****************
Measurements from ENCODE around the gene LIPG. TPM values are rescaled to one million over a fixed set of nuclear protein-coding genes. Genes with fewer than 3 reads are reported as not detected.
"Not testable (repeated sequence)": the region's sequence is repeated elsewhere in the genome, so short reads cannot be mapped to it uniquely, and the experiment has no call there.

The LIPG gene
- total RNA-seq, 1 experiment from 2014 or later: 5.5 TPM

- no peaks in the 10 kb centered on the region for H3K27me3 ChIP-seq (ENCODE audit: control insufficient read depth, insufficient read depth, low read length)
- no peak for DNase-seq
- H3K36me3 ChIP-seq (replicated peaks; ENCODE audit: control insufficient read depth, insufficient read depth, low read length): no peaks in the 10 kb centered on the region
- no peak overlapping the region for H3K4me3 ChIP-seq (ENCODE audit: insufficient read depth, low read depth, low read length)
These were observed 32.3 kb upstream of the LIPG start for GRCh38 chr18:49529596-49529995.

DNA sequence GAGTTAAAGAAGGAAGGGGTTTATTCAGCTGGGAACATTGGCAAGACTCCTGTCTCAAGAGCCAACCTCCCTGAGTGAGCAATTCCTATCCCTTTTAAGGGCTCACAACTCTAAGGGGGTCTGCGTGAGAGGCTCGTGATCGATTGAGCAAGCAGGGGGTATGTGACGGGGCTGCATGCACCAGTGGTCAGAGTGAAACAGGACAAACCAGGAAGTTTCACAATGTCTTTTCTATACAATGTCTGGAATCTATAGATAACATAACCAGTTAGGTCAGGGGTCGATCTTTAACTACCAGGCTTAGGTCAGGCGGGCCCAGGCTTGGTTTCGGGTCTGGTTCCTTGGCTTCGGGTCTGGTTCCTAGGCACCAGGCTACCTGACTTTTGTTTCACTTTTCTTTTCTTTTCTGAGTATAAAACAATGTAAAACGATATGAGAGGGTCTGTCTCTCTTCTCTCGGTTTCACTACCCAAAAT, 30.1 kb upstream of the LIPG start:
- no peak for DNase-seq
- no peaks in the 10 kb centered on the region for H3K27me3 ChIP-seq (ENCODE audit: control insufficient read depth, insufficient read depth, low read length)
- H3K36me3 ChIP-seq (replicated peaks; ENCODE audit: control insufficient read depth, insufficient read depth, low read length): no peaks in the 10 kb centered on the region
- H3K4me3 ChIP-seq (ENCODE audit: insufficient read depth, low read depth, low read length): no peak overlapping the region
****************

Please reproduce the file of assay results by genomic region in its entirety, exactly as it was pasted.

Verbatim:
Measurements from ENCODE around the gene LIPG. TPM values are rescaled to one million over a fixed set of nuclear protein-coding genes. Genes with fewer than 3 reads are reported as not detected.
"Not testable (repeated sequence)": the region's sequence is repeated elsewhere in the genome, so short reads cannot be mapped to it uniquely, and the experiment has no call there.

The LIPG gene
- total RNA-seq, 1 experiment from 2014 or later: 5.5 TPM

- no peaks in the 10 kb centered on the region for H3K27me3 ChIP-seq (ENCODE audit: control insufficient read depth, insufficient read depth, low read length)
- no peak for DNase-seq
- H3K36me3 ChIP-seq (replicated peaks; ENCODE audit: control insufficient read depth, insufficient read depth, low read length): no peaks in the 10 kb centered on the region
- no peak overlapping the region for H3K4me3 ChIP-seq (ENCODE audit: insufficient read depth, low read depth, low read length)
These were observed 32.3 kb upstream of the LIPG start for GRCh38 chr18:49529596-49529995.

DNA sequence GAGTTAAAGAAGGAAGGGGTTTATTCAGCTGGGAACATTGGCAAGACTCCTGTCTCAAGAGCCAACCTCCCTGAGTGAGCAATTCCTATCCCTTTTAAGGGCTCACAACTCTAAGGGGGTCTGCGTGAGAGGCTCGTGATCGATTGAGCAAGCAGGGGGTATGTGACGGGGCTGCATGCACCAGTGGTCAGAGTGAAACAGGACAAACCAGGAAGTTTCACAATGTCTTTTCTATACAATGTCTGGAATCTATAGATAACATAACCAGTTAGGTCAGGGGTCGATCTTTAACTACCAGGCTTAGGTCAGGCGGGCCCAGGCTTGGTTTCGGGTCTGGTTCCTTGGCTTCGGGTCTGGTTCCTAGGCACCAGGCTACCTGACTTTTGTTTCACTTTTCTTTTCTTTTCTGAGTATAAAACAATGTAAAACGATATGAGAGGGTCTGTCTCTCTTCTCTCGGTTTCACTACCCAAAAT, 30.1 kb upstream of the LIPG start:
- no peak for DNase-seq
- no peaks in the 10 kb centered on the region for H3K27me3 ChIP-seq (ENCODE audit: control insufficient read depth, insufficient read depth, low read length)
- H3K36me3 ChIP-seq (replicated peaks; ENCODE audit: control insufficient read depth, insufficient read depth, low read length): no peaks in the 10 kb centered on the region
- H3K4me3 ChIP-seq (ENCODE audit: insufficient read depth, low read depth, low read length): no peak overlapping the region